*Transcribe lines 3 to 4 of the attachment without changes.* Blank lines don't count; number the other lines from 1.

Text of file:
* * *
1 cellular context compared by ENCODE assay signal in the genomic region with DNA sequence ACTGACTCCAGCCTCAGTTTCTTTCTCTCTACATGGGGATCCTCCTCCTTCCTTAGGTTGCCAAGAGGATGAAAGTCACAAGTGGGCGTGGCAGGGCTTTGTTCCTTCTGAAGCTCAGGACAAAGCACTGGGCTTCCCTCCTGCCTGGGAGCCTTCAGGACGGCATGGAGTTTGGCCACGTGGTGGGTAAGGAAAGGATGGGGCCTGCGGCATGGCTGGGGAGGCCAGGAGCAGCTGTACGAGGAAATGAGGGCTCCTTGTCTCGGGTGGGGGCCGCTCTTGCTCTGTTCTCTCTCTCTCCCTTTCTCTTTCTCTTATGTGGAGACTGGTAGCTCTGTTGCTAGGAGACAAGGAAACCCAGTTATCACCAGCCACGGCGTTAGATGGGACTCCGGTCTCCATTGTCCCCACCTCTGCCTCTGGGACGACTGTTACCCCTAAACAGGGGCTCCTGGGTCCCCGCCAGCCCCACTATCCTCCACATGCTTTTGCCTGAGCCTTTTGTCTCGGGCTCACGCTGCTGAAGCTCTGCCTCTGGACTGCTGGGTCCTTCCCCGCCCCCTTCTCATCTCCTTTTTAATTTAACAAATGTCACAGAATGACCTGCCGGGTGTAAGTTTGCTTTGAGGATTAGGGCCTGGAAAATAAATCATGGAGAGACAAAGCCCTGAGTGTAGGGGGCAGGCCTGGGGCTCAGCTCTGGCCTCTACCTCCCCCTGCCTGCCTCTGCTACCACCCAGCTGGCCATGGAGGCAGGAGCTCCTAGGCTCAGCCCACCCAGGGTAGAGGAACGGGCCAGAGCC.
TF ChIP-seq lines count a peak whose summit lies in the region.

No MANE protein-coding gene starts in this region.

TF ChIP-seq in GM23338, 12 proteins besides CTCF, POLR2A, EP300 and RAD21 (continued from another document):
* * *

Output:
No MANE protein-coding gene starts in this region.

TF ChIP-seq in GM23338, 12 proteins besides CTCF, POLR2A, EP300 and RAD21 (continued from another document):